The continuing saga between Slack, purveyor of a popular workplace communication tool, and Microsoft, which offers a rival service, took a fresh turn this morning. Microsoft, as part of a set of announcements relating to its communication tools, said today that Teams, its Slack rival, now has 20 million daily active users (DAUs).
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The figure is up sharply from its last announced number, 13 million DAUs this July. Seeing Teams grow to 20 million daily actives so quickly is notable, as 54 percent daily active user growth in less than half a year is pretty darn rapid. Slack, in contrast, grew its DAU count by 37 percent in a year, according to its last data release.
Slack, a recently public company that debuted via a direct listing, announced 12 million DAUs in October. While it would be simple to declare Microsoft the runaway winner in terms of active seats of its internal chat product, Slack unsurprisingly disagrees.
When announcing its 12 million DAU figure, Slack had a few things to say that underscore its views regarding what counts as an active user. Here’s a condensed set of quotations:
DAUs get cited a lot, but what, really, is their significance? In our book, the “U” is what matters: Use! Engagement is what makes Slack work — you can’t transform a workplace if people aren’t actually using the product. […] It’s Not a Successful Collaboration Tool if People Don’t Use It […] Deep and sustained levels of engagement across companies are what keep people adopting Slack and using it above other, less connected ways of working.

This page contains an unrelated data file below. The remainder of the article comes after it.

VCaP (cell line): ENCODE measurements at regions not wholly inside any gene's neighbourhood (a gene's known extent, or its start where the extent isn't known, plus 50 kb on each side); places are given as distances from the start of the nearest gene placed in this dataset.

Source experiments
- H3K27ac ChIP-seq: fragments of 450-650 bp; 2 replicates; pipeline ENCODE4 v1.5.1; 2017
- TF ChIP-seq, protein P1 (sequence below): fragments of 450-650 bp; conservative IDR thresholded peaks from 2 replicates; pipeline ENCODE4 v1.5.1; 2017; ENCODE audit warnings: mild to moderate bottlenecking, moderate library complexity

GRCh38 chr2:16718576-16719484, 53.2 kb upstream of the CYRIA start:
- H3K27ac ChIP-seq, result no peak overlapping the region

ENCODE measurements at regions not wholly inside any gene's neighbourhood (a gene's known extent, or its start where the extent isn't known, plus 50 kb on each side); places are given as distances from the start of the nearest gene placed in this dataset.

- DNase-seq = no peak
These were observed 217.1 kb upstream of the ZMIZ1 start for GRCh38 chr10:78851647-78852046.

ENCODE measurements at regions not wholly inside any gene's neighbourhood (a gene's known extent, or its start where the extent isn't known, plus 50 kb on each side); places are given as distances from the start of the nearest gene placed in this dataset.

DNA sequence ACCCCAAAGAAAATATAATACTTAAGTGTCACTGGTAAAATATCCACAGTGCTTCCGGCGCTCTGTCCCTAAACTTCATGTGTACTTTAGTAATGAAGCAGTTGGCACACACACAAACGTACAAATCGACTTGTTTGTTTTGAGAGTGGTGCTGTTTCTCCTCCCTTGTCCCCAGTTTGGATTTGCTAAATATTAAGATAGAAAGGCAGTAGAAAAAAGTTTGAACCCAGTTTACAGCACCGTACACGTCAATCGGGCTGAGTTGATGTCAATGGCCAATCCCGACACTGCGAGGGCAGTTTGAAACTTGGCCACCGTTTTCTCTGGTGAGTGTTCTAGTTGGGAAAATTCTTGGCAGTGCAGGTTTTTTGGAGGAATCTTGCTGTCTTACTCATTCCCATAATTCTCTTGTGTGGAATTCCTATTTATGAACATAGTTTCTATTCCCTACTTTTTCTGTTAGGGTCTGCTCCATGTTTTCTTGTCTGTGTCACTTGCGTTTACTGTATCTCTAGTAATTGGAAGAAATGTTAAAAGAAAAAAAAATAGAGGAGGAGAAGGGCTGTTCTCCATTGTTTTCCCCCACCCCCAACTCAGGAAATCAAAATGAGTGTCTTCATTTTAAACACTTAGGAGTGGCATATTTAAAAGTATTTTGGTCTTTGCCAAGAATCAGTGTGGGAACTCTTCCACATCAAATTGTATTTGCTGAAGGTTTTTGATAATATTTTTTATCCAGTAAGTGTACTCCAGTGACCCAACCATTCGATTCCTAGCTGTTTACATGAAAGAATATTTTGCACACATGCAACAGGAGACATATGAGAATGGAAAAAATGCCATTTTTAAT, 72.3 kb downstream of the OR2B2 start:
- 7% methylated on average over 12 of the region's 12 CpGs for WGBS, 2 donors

Slack went on to publicly define a daily active user, saying that it counted people who have “either created or consumed content in Slack within a given 24-hour period on either a free or paid subscription plan.” That seems pretty fair.
Regardless, the Slack narrative that its DAUs are more A than Microsoft’s DAUs was a little bit stronger when their aggregate figures were closer; now that the gap has grown larger, and it appears that Teams is accreting users even more quickly than before, we really have a scrap on our hands.
What About Startups?
We focus on private companies here at Crunchbase News, but we do allow ourselves a little wiggle room when it comes to companies we covered while private go public; how can we not cover recent graduates?
But this particular story is a bit more than that. We’ve covered Slack vs. Teams since the very first days of this publication’s life, making it something we cannot quite let go of. And, finally, Slack’s falling share price after its direct listing has become a critical piece of information that may inform how private companies choose to go public in the future. Summing, Slack’s a company we’ll keep writing about for a while, and not just for the sake of nostalgia. Its performance as a public company could set the tone for future direct listings, so we must pay attention.
More when Slack inevitably responds.
Illustration: Li-Anne Dias.